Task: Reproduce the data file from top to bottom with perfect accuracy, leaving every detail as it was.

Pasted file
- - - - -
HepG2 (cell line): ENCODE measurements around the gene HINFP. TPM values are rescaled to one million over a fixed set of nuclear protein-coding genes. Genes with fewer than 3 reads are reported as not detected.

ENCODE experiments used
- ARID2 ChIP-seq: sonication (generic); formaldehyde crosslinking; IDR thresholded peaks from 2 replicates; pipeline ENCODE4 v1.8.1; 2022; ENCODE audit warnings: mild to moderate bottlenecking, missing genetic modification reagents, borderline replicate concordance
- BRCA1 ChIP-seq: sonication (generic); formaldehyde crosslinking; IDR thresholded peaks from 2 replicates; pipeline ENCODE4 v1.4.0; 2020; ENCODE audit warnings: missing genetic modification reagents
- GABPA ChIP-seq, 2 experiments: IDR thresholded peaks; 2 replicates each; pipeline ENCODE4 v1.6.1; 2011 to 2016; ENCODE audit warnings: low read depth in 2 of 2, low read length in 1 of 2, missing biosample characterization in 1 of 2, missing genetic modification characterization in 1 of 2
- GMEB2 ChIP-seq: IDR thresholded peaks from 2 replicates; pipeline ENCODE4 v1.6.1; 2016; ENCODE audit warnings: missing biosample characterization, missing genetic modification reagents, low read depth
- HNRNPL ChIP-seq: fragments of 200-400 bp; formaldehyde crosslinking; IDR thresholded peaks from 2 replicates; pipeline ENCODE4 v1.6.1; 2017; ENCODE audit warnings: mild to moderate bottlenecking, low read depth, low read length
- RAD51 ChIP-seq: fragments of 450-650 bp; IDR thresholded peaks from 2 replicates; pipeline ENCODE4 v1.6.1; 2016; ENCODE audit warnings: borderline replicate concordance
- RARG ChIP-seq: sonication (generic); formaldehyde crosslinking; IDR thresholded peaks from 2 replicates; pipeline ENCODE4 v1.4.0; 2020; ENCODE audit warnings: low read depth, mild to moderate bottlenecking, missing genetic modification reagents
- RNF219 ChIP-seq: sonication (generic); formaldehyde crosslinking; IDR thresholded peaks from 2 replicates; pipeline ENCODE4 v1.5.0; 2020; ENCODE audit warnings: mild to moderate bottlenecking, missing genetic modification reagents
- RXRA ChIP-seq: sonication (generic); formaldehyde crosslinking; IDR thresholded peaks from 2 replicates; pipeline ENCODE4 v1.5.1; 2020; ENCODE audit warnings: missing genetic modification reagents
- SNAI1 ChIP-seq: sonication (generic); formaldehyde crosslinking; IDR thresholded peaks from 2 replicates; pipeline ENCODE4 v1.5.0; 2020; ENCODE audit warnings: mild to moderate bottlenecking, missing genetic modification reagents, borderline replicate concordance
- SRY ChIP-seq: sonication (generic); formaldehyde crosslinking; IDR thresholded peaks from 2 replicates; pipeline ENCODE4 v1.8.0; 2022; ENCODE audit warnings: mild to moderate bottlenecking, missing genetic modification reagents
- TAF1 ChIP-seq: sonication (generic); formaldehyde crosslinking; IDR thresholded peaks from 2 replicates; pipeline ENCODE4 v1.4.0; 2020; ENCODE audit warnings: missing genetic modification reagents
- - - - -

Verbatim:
HepG2 (cell line): ENCODE measurements around the gene HINFP. TPM values are rescaled to one million over a fixed set of nuclear protein-coding genes. Genes with fewer than 3 reads are reported as not detected.

ENCODE experiments used
- ARID2 ChIP-seq: sonication (generic); formaldehyde crosslinking; IDR thresholded peaks from 2 replicates; pipeline ENCODE4 v1.8.1; 2022; ENCODE audit warnings: mild to moderate bottlenecking, missing genetic modification reagents, borderline replicate concordance
- BRCA1 ChIP-seq: sonication (generic); formaldehyde crosslinking; IDR thresholded peaks from 2 replicates; pipeline ENCODE4 v1.4.0; 2020; ENCODE audit warnings: missing genetic modification reagents
- GABPA ChIP-seq, 2 experiments: IDR thresholded peaks; 2 replicates each; pipeline ENCODE4 v1.6.1; 2011 to 2016; ENCODE audit warnings: low read depth in 2 of 2, low read length in 1 of 2, missing biosample characterization in 1 of 2, missing genetic modification characterization in 1 of 2
- GMEB2 ChIP-seq: IDR thresholded peaks from 2 replicates; pipeline ENCODE4 v1.6.1; 2016; ENCODE audit warnings: missing biosample characterization, missing genetic modification reagents, low read depth
- HNRNPL ChIP-seq: fragments of 200-400 bp; formaldehyde crosslinking; IDR thresholded peaks from 2 replicates; pipeline ENCODE4 v1.6.1; 2017; ENCODE audit warnings: mild to moderate bottlenecking, low read depth, low read length
- RAD51 ChIP-seq: fragments of 450-650 bp; IDR thresholded peaks from 2 replicates; pipeline ENCODE4 v1.6.1; 2016; ENCODE audit warnings: borderline replicate concordance
- RARG ChIP-seq: sonication (generic); formaldehyde crosslinking; IDR thresholded peaks from 2 replicates; pipeline ENCODE4 v1.4.0; 2020; ENCODE audit warnings: low read depth, mild to moderate bottlenecking, missing genetic modification reagents
- RNF219 ChIP-seq: sonication (generic); formaldehyde crosslinking; IDR thresholded peaks from 2 replicates; pipeline ENCODE4 v1.5.0; 2020; ENCODE audit warnings: mild to moderate bottlenecking, missing genetic modification reagents
- RXRA ChIP-seq: sonication (generic); formaldehyde crosslinking; IDR thresholded peaks from 2 replicates; pipeline ENCODE4 v1.5.1; 2020; ENCODE audit warnings: missing genetic modification reagents
- SNAI1 ChIP-seq: sonication (generic); formaldehyde crosslinking; IDR thresholded peaks from 2 replicates; pipeline ENCODE4 v1.5.0; 2020; ENCODE audit warnings: mild to moderate bottlenecking, missing genetic modification reagents, borderline replicate concordance
- SRY ChIP-seq: sonication (generic); formaldehyde crosslinking; IDR thresholded peaks from 2 replicates; pipeline ENCODE4 v1.8.0; 2022; ENCODE audit warnings: mild to moderate bottlenecking, missing genetic modification reagents
- TAF1 ChIP-seq: sonication (generic); formaldehyde crosslinking; IDR thresholded peaks from 2 replicates; pipeline ENCODE4 v1.4.0; 2020; ENCODE audit warnings: missing genetic modification reagents